The Taíno civilization was decimated by Christopher Columbus and other European explorers during first contact, but the legacy of these people, who inhabited what is today called the Caribbean, continues to this day.
In a small exhibition at the Metropolitan Museum of Art, titled Arte del mar: Artistic Exchange in the Caribbean, Assistant Curator James Doyle showcases some of the rare wooden objects, along with the intricate gold pieces, fascinating stone stools, and other objects that have survived over the centuries. He explains what makes the artistic objects of the Taíno unique, why bats and other animals are common in the imagery, and what we know about a civilization that was drastically impacted by the devastation and genocide of European colonization.
Also, some good news: the run of the exhibition has been extended until June 27, 2021.
The music for this week’s episode is “The Shady Road” by artist B. Wurtz. His debut album, Some Songs, will be released on October 16 by Hen House Studios.
Daniel Weiss, who joined the museum in 2015, led the institution through the turmoil of the pandemic and oversaw milestones like the implementation of paid internships.
Two men were arrested after using a sledgehammer to break a glass display case at the art fair. Police are searching for two more suspects.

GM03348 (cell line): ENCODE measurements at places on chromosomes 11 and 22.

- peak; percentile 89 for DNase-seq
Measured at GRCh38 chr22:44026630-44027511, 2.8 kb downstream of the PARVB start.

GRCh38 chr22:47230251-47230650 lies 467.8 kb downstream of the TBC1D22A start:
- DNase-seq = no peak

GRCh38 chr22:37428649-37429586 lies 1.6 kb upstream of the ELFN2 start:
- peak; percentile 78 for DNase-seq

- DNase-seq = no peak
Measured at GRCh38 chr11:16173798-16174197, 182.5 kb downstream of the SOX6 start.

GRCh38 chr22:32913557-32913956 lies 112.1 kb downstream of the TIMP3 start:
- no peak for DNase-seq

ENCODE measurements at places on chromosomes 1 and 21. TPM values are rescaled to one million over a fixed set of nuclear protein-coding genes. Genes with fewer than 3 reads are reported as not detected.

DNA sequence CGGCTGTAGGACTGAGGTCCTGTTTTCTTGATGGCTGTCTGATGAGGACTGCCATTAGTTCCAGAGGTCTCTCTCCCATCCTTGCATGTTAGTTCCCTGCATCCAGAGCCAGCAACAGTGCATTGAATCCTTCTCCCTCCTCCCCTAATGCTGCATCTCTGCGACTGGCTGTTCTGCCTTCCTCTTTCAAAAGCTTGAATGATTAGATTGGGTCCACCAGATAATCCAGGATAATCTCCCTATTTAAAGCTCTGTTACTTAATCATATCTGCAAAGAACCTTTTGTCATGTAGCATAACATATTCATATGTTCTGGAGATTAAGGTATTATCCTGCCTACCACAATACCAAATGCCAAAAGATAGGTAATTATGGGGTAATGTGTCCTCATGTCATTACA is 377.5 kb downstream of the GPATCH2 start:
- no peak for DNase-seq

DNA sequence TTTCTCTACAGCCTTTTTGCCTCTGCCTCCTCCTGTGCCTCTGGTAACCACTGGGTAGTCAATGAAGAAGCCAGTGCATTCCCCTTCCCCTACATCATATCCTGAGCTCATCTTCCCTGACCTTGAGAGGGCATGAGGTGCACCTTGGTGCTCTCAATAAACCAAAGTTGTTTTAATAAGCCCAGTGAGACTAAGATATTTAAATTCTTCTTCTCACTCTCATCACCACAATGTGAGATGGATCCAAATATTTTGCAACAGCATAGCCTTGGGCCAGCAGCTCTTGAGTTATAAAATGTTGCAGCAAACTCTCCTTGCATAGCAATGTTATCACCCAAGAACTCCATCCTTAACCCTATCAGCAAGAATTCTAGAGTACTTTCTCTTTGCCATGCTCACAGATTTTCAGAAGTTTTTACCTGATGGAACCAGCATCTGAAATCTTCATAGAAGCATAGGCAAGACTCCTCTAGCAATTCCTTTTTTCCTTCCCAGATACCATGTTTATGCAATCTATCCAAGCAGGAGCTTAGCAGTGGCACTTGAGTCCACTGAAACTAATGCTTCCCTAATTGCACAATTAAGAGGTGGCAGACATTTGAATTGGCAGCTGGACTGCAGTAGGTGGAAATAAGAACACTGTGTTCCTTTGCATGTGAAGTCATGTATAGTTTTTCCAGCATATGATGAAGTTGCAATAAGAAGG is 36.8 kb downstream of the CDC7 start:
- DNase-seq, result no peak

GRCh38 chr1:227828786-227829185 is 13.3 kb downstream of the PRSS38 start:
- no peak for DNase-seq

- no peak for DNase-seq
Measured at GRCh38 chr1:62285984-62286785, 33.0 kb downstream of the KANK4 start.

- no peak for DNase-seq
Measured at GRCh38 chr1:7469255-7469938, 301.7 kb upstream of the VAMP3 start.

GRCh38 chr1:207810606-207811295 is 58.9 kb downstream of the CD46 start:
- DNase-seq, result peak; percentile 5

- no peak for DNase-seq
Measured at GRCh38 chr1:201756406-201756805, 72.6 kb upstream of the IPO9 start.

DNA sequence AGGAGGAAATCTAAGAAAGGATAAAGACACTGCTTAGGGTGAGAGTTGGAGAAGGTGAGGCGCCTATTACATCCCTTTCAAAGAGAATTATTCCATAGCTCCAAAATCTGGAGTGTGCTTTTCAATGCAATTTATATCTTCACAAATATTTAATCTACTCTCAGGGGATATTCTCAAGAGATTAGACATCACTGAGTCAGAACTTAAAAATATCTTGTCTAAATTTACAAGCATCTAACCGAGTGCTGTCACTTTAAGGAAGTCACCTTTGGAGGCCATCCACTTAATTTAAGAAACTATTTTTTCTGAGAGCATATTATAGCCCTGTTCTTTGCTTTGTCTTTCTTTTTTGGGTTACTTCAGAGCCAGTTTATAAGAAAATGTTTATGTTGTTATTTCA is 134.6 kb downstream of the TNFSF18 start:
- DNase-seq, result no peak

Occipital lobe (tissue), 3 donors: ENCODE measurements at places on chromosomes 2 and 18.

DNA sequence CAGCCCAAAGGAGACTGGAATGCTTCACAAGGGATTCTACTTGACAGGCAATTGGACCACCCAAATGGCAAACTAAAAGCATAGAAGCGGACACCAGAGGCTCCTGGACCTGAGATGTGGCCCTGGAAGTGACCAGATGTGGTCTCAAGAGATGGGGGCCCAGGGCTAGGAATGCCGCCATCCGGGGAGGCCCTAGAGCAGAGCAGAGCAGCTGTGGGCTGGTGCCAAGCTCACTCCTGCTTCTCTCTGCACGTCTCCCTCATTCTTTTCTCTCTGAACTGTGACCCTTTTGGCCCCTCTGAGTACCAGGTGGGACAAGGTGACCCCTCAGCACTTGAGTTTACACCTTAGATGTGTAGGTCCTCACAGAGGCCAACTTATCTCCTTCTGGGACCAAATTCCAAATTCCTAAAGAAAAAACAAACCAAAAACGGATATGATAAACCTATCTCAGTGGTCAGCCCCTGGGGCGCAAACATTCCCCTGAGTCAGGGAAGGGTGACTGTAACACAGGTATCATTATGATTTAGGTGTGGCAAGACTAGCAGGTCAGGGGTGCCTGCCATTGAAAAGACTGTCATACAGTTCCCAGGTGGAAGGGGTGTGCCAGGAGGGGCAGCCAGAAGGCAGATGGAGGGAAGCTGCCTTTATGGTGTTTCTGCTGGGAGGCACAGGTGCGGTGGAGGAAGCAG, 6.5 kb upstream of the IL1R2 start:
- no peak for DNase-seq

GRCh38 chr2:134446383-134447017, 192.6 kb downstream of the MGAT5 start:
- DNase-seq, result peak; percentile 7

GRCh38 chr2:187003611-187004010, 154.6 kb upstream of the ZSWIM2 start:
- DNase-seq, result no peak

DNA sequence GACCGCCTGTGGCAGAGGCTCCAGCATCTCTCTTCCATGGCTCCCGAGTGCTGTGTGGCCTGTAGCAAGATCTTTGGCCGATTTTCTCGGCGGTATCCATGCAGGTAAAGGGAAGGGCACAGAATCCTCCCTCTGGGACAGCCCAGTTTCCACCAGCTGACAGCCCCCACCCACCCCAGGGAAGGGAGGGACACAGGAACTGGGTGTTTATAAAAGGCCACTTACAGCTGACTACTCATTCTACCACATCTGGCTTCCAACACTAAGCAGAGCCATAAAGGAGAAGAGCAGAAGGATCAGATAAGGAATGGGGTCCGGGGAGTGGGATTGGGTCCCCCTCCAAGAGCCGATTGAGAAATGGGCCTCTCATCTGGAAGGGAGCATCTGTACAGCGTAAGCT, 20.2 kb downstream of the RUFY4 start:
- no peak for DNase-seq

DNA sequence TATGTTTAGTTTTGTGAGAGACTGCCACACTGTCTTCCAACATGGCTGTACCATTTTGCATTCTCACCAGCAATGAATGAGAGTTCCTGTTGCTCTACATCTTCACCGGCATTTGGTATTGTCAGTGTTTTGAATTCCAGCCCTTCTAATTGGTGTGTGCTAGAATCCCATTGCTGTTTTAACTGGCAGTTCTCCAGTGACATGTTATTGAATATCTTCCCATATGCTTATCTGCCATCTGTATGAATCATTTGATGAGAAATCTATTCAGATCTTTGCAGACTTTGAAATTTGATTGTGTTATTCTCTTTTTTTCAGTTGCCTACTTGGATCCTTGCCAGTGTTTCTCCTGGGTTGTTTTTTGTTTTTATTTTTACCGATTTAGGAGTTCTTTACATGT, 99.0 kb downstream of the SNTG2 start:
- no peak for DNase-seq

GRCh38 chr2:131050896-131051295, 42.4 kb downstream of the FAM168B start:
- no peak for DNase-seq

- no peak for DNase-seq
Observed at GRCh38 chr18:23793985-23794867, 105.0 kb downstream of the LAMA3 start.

Convened by Erika Sprey, Lamin Fofana, Sky Hopinka, Emmy Catedral, and Manuela Moscoso, the public program unfolds this summer at CARA in New York City.
The Project of Independence at MoMA probes the limits of modernist construction in South Asia.
The newly opened Cheech Marin Center for Chicano Art & Culture — also known as “The Cheech” — celebrates, spotlights, and complicates representations of Chicano art.
The Bay Area art book fair is back this July with free programming at three different on-site venues, new exhibitors, and fundraising editions from renowned artists.
The Detroit-based artist draws from her Russian, Ukrainian, Jewish, and African American roots to create a dazzling new ornamental language.
Stuffed with references to historical and contemporary film, Olivier Assayas’s miniseries version of his own 1996 film Irma Vep is sometimes too clever for its own good.
Shows at the Hudson Valley’s Hessel Museum of Art feature artists Dara Birnbaum and Martine Syms, as well as new scholarship on Black melancholia as an artistic and critical practice.
The authenticity of the works, whose owners say Basquiat sold to Hollywood screenwriter Thaddeus Mumford in 1982, has been heavily scrutinized.
The Utah site has been subject to longstanding contention over federal lands management.
At a time when many Black artists turned to figuration, Gilliam harnessed the power of abstraction, freeing the canvas from its support.